One of the top concerns reflected by the buy side at the recent 5th annual ATF Global Summit on 2 February in London was that the industry has been caught off guard by the deadline of 1 March for collateralisation of NDFs and other non-spot FX instruments. At the same time, trading desks felt that there has been a lack of support from banks. Worst-case scenario, some firms are seriously worried that the CSAs under which they interact with their brokers do not allow for variation margin, effectively meaning that the trader cannot hedge their FX trades.
Even if such obstacles can be overcome, the approaching deadline will still be a challenge for many. Some traders have speculated that there could be a delay to implementation to allow the industry more time; however, at the time of going to press there was still no confirmation of this from the regulatory authorities. Furthermore, quite apart from the timeline, there is also concern that FX market volatility could spike in March as a large portion of the market concentrates around a handful of large brokers that are seen as safest during the transition. A related point is that there could be a liquidity squeeze at times of market volatility if the buy side hoards cash FX.
Relationships with brokers continue to be a primary concern for the foreign exchange trading desk in 2017; however, one of the top concerns now is the increasing “juniorisation” of sell-side sales traders. Several traders on the buy-side are worried that experienced sell-side sales traders have left the industry in recent years; these have been replaced by much more junior staff, who lack the experience to provide the same level of support to the buy side. This was consistently mentioned by several participants at the 5th ATF Global Summit in February 2017, and all participants were agreed on the issue.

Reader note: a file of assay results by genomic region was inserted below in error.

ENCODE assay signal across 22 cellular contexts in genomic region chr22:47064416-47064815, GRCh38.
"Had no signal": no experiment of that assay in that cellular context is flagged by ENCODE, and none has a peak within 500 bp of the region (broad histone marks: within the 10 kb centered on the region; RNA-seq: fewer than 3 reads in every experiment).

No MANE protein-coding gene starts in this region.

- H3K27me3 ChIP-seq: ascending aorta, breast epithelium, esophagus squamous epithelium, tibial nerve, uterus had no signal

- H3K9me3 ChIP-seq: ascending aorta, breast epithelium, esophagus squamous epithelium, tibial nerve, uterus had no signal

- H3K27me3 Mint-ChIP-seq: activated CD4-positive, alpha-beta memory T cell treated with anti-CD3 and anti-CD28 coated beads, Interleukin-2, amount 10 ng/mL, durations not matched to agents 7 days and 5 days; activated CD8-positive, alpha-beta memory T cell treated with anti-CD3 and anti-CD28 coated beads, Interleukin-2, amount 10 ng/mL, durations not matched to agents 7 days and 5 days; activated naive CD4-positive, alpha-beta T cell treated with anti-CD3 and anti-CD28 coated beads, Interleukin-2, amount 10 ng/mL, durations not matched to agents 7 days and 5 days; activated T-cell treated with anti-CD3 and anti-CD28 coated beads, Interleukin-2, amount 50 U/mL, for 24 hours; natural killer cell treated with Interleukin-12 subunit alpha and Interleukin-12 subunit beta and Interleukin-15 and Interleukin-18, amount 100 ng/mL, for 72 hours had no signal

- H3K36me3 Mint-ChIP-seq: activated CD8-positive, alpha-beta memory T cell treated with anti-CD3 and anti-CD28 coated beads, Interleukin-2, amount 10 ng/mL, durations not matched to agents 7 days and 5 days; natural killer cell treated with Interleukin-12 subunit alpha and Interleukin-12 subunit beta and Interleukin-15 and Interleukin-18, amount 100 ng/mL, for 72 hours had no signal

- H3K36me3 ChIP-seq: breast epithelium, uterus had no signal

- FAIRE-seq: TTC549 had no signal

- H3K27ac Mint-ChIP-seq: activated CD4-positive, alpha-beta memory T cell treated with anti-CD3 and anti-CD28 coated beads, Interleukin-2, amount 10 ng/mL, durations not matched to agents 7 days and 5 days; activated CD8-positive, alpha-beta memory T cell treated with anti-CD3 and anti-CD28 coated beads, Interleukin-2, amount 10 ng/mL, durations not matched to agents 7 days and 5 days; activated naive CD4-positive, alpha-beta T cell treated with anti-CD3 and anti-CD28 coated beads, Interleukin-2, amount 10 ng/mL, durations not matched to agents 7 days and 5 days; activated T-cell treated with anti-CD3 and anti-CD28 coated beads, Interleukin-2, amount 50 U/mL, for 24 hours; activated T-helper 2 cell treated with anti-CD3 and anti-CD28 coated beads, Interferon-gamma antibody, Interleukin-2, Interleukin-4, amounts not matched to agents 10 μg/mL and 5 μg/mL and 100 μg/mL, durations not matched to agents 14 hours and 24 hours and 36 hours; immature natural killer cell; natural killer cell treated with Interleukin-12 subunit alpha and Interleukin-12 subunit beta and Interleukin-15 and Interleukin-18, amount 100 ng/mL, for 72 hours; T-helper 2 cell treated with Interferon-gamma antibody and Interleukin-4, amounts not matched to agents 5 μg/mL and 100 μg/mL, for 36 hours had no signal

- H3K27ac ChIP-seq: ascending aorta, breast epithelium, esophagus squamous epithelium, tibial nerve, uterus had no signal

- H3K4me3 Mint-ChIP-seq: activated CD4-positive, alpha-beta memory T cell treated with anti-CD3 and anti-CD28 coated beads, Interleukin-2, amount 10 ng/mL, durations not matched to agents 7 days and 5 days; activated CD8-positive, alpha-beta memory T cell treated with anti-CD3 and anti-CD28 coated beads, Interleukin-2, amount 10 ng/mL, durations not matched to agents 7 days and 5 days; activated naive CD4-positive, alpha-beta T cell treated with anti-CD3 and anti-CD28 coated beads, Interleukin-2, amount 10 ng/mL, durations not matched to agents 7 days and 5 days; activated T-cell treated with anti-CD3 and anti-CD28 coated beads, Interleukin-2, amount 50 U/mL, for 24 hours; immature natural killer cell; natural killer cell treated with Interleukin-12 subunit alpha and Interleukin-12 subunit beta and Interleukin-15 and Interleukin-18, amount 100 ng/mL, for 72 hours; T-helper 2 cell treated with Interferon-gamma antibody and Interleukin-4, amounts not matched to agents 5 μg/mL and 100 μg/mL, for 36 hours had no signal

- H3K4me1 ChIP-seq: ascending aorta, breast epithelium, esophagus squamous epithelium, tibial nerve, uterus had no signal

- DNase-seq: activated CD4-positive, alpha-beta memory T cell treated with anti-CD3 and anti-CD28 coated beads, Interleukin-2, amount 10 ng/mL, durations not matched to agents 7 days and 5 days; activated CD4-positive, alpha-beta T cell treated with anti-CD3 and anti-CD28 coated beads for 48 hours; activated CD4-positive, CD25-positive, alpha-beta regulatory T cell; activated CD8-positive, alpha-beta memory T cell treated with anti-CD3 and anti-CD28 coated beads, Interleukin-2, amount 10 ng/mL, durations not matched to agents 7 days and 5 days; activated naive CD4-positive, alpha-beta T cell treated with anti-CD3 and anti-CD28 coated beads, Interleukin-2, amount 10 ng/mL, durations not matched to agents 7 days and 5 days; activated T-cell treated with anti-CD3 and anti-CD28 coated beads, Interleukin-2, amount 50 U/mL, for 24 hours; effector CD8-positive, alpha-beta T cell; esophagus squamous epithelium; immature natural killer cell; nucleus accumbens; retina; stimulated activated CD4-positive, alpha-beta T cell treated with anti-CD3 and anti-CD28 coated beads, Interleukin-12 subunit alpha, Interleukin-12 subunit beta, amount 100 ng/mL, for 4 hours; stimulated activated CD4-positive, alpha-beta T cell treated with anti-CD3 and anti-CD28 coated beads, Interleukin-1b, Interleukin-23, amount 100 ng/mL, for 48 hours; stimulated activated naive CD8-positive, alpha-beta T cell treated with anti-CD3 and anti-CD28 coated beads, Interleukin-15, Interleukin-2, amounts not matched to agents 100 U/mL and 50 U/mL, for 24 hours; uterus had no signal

On the technology side, automation is becoming increasingly significant for traders in foreign exchange.Buy-side traders are looking to simplify the trading process, with some trading desks choosing to automate everything below a threshold size, such as £100,000. Some firms are already automating one in three of their tickets, and that number is expected to rise in the near future.